People flow thru our lives, and we also touch the lives of others. Humanity is a swarm of social members, encountering, engaging, learning from, enhancing or impacting each other. As an amateur beekeeper, I was fascinated by swarms, which I often removed from neighbor’s yards. Yes, we are one of nature’s few social species. (No matter how much Team Red rails against “socialism,” all the while getting cozy with Putin, we are who we are: socialists, like it or not.) As one of our earliest stories points out : we are supposed to be our brother’s keeper. Not, as one philosopher claimed : hell is other people.
The impact of the internet is much in the news of late, often being described negatively as a scourge on our species, addictive, dangerous, frightening, especially its social networks. For me, the internet has been an amazing tool, like having Harvard’s Widener library at my fingertips. But I avoid social media, largely due to the crass way it has been monetized. Facebook and the corporatists want to harvest and sell every detail about your life, your digital DNA. Yes, anyone who uses the internet, even those refuseniks like me, is being tracked continually.
But this tool is amazing, if used carefully. I long did volunteer prison work where I would ask inmates how they would manage a tool which could put itself into your hand, start itself up on a whim, and slash anyone nearby. (I was speaking of the human mind, which needs thorough familiarity of the controls, the owner’s manual, and safety instructions.)
The internet is a macro-version of the human mind. It “knows” everything, and can find anything, but requires wisdom and caution to yield genuine benefits, at minimal risk. (It’s important to know what we really want before we start searching, lest we regret our choices after arriving.) Desire is a form of prayer which can be harnessed, if we are patient to distill it to its essence. This takes much introspection.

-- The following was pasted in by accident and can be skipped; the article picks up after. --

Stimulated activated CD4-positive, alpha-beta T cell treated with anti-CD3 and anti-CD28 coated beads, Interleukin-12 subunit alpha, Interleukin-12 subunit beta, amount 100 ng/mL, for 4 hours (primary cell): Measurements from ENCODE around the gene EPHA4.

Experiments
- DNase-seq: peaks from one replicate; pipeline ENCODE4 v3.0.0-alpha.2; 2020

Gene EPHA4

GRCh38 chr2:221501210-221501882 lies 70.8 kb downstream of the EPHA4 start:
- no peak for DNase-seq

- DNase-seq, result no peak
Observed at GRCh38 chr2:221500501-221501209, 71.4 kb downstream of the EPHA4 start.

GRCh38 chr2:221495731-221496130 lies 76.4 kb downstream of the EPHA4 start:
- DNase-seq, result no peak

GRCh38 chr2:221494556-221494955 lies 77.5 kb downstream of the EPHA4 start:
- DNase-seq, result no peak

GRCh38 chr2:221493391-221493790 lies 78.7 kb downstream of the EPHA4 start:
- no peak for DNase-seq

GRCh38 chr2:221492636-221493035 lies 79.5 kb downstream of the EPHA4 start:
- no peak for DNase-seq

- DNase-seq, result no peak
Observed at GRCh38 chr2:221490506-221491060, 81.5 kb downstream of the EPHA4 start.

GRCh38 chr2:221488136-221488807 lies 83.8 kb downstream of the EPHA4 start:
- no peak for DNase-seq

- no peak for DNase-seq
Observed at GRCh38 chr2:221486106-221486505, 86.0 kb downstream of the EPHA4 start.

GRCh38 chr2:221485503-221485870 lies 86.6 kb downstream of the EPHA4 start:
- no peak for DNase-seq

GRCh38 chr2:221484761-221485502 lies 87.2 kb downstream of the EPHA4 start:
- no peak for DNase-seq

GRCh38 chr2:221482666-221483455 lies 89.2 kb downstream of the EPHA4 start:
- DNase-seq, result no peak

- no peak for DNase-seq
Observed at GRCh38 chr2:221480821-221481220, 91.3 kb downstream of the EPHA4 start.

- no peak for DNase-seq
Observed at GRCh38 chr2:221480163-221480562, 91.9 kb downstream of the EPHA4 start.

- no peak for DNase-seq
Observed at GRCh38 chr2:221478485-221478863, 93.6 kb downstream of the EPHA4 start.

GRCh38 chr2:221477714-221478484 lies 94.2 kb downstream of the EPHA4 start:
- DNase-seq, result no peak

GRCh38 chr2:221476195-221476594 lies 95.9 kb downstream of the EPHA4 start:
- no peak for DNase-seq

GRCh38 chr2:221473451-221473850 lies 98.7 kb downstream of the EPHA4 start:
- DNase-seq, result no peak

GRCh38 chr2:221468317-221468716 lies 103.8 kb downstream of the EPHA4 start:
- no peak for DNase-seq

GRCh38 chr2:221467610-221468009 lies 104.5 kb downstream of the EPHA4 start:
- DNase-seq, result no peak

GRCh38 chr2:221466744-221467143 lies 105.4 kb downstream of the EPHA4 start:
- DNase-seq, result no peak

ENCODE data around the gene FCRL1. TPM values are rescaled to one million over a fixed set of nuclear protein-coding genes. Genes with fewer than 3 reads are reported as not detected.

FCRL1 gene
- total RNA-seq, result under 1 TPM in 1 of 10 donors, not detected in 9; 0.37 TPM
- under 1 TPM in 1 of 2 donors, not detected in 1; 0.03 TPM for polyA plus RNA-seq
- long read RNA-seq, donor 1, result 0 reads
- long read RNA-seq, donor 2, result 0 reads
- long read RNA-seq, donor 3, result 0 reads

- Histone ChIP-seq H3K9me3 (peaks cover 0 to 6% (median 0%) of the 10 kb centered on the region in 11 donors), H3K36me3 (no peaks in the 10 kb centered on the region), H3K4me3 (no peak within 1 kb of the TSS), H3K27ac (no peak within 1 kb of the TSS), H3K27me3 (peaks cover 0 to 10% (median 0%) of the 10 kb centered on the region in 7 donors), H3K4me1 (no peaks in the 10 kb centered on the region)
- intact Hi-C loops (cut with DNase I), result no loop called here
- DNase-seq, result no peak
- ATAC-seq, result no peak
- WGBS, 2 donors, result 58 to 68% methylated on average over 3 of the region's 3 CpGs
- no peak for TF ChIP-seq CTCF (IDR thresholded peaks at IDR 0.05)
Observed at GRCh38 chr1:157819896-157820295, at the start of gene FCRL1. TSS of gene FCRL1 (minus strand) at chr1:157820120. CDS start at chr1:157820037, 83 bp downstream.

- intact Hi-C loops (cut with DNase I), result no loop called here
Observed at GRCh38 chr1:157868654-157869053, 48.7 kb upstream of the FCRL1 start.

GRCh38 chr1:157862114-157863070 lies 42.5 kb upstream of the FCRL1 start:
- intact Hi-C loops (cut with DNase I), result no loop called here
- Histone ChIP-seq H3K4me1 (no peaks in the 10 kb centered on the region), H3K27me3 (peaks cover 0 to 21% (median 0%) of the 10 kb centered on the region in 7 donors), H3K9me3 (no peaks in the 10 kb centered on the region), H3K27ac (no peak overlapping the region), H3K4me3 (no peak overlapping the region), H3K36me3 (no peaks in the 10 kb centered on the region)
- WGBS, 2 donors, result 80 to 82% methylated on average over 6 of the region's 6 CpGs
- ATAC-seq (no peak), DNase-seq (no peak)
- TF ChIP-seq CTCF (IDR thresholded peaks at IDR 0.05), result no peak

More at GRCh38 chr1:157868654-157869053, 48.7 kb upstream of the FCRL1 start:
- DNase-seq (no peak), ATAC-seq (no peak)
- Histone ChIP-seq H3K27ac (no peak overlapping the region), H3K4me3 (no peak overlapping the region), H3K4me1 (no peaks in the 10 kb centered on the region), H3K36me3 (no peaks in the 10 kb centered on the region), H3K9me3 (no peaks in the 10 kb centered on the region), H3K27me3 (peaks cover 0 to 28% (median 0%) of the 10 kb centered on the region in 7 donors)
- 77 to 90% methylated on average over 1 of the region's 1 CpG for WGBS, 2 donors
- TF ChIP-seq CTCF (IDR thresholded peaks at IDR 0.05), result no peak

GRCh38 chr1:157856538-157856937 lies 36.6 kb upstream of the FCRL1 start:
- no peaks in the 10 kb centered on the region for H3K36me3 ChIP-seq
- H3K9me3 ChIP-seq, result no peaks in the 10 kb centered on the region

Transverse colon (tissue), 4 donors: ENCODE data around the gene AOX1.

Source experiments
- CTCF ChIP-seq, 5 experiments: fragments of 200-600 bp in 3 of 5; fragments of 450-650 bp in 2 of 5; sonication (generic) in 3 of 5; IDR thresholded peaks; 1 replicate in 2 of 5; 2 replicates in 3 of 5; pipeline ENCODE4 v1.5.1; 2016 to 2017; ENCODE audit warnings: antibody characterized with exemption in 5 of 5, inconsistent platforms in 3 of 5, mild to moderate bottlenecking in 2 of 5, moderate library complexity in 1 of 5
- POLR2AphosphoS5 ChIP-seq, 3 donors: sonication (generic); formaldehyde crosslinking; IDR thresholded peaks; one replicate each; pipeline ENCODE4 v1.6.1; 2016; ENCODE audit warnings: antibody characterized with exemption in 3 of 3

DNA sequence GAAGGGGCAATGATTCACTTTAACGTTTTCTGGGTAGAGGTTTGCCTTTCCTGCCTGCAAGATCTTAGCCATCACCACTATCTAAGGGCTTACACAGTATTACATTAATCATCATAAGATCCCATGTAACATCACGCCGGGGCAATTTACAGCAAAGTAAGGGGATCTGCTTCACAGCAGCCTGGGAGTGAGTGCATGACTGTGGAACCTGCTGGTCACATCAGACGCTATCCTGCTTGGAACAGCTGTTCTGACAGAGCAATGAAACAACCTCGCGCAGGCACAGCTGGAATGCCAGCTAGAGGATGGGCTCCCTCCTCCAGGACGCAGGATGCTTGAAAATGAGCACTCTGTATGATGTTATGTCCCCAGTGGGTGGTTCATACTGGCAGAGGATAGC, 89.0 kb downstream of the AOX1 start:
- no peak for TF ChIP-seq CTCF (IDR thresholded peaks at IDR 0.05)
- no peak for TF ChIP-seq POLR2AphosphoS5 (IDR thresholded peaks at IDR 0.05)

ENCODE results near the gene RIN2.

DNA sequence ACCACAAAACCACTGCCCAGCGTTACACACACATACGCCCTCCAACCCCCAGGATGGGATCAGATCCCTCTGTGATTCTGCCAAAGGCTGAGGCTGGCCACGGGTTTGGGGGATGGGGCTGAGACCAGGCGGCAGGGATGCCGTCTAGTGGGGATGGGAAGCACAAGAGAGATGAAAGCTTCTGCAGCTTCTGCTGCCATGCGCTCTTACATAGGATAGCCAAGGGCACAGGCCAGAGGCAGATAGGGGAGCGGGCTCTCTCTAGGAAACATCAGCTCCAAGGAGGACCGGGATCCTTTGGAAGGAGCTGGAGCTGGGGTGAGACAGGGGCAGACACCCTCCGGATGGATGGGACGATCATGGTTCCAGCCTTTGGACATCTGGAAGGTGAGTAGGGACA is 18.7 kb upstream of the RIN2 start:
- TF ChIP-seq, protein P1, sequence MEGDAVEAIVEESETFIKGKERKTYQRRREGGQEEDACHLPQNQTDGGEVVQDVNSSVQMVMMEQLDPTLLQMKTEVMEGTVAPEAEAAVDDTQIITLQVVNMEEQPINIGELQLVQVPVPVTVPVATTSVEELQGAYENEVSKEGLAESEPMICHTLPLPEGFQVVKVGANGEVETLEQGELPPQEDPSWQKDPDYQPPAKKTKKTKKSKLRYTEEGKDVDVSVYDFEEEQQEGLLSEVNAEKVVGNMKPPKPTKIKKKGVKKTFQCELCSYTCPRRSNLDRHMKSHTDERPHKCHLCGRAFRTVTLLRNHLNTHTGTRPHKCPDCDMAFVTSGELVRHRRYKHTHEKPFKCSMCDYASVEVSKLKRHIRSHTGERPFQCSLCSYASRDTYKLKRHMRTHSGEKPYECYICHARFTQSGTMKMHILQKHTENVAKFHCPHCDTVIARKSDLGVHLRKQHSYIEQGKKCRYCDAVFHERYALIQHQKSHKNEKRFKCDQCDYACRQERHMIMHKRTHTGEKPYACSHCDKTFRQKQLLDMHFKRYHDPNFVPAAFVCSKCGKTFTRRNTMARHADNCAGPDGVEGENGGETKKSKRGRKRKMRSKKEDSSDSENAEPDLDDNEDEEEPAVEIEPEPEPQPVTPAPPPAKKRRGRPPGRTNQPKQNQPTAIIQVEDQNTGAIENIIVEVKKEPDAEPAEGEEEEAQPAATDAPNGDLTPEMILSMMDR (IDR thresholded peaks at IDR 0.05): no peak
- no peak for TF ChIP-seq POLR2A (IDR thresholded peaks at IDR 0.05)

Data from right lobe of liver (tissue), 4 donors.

Well, we often don’t know what we really want, but we can have a sense of an ideal. Then we can set forth with a not-x approach : Nope, don’t want that. This is intrepid, brave. Someone has said that sin is like birds flying overhead. We can’t stop them, but we don’t need to allow them to build a nest in our hair, either!
The point of this blogpost is about serendipity. Yucatan, for me, has become like the land of Serendip. (Coined by Horace Walpole, suggested by The Three Princes of Serendip, the title of a fairy tale in which the heroes ‘were always making discoveries, by accidents and sagacity, of things they were not in quest of’.) I’ve encountered friends here, with the help of the internet (and a dash of curiosity) with an array of interests, which I could not have imagined finding. Many of them flowed from a bloggers conference which took place in Merida in 2011, at a fellow blogger‘s school, where she generously hosted those who blogged.
That was an amazing conference, where I met with some of the real people behind the blogs I was enjoying from Yucatan: Hammockman (Paul); Marc, from An Alaskan in Yucatan, and many others. While Naturalist Jim was not in attendance, I stopped in Piste to meet him. None of this would have happened without the brilliant contributions over many years by those who harnessed 1’s and 0’s in the binary logic of base ten: giving us today, the internet.
Here are a few photos from Jim’s latest adventure, where he has taken up residence to continue to study nature, and write, at Marc’s rancho near Tepakan. Marc was off in Alaska, enjoying the cool, while we had fun with the project of replacing the roof before the rains come. (While Victor is not a blogger, he is a good friend of Marc’s, and helps me at home, as our gardener.) We got the roof done just in time!